What could have easily turned into a horror show due to its very sensitive subject matter, Savannah Smiles eventually won me over with its sweet heart.
Plot: The young daughter of a politician runs away due to lack of attention. She hides in the car of two not-so-bright crooks who are slowly converted into parent figures to her. A surprising bond of love and redirection forms among the trio as the police close down on the supposed kidnappers.
Review: Two bumbling crooks (Mark Millar and Donovan Scott) are fugitives from the law when a little girl named Savannah (the late Bridgette Anderson) stowaways in their stolen jalopy car. Running away from home because her parents have been so focused on her dad’s political campaign, Savannah has had enough of being ignored. Not realizing that she’s in the backseat of the car, the two crooks soon come to realize that they’re in much deeper trouble than they ever could have imagined now that they can be pinned with a kidnapping charge. The media picks up the story (because Savannah’s father is famous), and a $100,000 reward is offered for the safe return of the child, which is an incentive for the two on-the-run crooks to get a nice payday, but over the course of a week they begin falling in love with the cute girl who teaches them to reform their ways. She tells them bedtime stories and has them waiting on her hand and feet. When they realize they can’t keep going on the way they’ve been going, they stage a return of Savannah, but the exchange proves to be way too tense than they could have anticipated when the FBI and their agents swarm in and threaten to kill the two nice bad guys before they ever have the chance to return the girl safely.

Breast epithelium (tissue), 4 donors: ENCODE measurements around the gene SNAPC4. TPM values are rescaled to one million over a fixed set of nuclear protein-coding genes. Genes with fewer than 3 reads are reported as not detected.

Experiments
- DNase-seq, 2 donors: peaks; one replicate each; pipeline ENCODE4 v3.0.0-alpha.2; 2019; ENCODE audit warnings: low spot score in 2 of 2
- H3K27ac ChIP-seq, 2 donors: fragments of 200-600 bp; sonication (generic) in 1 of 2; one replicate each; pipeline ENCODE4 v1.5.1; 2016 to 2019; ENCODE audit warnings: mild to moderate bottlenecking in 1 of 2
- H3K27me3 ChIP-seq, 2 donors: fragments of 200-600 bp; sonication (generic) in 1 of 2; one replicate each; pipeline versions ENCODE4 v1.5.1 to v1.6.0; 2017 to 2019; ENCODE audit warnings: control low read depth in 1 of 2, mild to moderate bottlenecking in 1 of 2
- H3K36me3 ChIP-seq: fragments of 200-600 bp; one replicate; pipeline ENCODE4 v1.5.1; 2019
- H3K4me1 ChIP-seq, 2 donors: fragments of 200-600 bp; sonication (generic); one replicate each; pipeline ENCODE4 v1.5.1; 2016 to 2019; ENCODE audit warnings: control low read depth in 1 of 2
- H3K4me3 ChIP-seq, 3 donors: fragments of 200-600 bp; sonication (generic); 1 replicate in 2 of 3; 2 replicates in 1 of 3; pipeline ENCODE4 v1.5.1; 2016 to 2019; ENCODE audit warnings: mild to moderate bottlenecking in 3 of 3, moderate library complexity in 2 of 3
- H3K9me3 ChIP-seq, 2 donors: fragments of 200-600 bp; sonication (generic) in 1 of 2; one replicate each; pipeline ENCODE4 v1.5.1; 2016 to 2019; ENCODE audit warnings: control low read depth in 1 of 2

What could have easily turned into a horror show due to its very sensitive subject matter, Savannah Smiles eventually won me over with its sweet heart. The movie doesn’t have a mean bone in its body, despite how icky it can be construed, especially in light of recent real-life stories of pedophiles abducting and raping and murdering little girls. The movie treats the whole scenario with a bit of comedy in the vein of a Shirley Temple movie or an episode of The Little Rascals, so it’s quite genteel and generous with its characters. Nobody dies or gets hurt in the movie, and the whole thing is very innocent. Young star Anderson is a darling in the movie, and in light of her passing of a heroin overdose at age 21, the movie has a strange pall over it. Co-starring Pat Morita, Michael Parks, and Peter Graves. From director Pierre De Moro.
MVD Rewind has just released a Blu-ray / DVD combo pack of Savannah Smiles. The 2K transfer is incredibly filmic and full of textures and grain, and special features include a making-of documentary, and a touching tribute to star Anderson.